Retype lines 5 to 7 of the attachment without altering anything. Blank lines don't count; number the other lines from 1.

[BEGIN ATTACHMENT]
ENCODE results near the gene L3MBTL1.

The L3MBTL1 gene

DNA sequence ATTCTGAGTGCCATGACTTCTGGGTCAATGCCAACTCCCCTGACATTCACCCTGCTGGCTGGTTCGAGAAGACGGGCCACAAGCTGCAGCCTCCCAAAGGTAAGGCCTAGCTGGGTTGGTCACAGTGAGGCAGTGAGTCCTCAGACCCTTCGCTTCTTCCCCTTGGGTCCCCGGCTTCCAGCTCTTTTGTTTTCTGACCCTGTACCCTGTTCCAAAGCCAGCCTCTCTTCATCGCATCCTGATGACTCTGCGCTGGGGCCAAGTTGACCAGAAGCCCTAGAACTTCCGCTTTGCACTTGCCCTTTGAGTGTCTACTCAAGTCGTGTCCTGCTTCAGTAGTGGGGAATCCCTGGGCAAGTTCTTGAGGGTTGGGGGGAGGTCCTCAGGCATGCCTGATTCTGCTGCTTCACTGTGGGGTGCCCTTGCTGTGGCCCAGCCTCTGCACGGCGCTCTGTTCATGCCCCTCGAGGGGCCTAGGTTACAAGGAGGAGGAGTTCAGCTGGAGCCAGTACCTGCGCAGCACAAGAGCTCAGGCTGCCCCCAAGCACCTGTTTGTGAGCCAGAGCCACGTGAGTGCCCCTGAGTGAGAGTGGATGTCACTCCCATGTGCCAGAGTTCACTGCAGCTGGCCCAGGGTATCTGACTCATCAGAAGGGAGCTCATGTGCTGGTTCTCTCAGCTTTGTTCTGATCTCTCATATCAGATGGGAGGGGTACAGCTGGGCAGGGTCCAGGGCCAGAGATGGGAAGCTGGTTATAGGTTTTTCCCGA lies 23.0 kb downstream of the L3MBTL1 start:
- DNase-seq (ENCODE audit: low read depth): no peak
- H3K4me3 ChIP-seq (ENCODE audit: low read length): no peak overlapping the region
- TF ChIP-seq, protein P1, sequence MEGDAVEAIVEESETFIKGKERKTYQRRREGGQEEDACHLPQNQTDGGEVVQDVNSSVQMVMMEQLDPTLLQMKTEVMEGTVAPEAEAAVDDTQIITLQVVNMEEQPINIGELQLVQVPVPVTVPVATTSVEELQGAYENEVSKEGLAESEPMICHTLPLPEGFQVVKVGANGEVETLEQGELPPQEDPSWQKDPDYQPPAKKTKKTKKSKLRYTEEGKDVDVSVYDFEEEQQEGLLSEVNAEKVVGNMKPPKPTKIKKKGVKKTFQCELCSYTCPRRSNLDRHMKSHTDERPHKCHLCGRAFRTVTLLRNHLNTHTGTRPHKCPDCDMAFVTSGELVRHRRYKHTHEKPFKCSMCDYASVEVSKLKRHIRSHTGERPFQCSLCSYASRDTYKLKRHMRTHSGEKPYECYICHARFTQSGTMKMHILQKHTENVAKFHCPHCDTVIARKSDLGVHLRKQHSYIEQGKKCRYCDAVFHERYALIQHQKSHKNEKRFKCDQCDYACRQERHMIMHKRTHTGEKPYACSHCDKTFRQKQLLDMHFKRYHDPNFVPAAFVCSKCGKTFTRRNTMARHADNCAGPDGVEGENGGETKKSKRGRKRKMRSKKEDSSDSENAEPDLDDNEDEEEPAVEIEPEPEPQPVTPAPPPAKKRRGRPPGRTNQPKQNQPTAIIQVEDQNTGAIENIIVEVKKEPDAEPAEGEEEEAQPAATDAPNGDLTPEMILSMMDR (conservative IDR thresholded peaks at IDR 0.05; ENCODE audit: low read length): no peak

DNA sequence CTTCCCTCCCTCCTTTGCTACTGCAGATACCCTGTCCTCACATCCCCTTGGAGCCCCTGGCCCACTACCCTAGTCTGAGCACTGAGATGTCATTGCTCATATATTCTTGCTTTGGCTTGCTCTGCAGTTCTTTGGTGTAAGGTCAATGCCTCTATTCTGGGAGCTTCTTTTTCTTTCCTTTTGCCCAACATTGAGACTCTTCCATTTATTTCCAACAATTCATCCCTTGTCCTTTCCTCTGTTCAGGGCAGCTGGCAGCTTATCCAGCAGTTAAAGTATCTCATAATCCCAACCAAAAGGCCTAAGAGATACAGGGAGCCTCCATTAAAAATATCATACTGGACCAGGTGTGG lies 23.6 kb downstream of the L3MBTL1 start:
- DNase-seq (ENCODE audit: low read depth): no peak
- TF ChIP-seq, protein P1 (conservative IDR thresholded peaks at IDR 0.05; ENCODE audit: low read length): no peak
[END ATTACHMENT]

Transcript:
- H3K4me3 ChIP-seq (ENCODE audit: low read length): no peak overlapping the region
- TF ChIP-seq, protein P1, sequence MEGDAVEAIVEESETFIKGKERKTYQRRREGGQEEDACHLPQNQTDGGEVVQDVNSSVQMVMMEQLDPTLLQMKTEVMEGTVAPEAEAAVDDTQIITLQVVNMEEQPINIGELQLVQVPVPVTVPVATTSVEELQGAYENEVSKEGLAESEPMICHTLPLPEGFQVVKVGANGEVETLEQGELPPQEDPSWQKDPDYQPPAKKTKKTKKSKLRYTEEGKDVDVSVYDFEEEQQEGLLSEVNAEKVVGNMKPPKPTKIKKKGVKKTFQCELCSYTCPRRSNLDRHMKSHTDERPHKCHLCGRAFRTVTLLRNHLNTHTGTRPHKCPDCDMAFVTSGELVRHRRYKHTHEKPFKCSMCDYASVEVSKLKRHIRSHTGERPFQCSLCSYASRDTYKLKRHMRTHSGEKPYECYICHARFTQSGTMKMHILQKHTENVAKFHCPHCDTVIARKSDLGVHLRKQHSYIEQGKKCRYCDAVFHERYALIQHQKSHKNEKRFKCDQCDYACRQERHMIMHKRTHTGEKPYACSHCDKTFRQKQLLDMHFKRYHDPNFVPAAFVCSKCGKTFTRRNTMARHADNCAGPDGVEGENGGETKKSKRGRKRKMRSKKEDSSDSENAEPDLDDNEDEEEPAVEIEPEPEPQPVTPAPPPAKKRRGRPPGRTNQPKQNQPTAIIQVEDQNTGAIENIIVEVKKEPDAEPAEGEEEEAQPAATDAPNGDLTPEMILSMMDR (conservative IDR thresholded peaks at IDR 0.05; ENCODE audit: low read length): no peak

DNA sequence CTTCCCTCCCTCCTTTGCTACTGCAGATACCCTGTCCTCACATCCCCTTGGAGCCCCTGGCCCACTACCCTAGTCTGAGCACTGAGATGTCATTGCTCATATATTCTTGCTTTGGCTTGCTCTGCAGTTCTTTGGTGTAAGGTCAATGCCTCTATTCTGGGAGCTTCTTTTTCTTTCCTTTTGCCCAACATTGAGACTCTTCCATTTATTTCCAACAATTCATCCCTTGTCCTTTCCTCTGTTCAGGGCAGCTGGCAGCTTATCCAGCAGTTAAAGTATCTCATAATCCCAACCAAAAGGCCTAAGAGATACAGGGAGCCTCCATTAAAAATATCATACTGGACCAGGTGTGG lies 23.6 kb downstream of the L3MBTL1 start: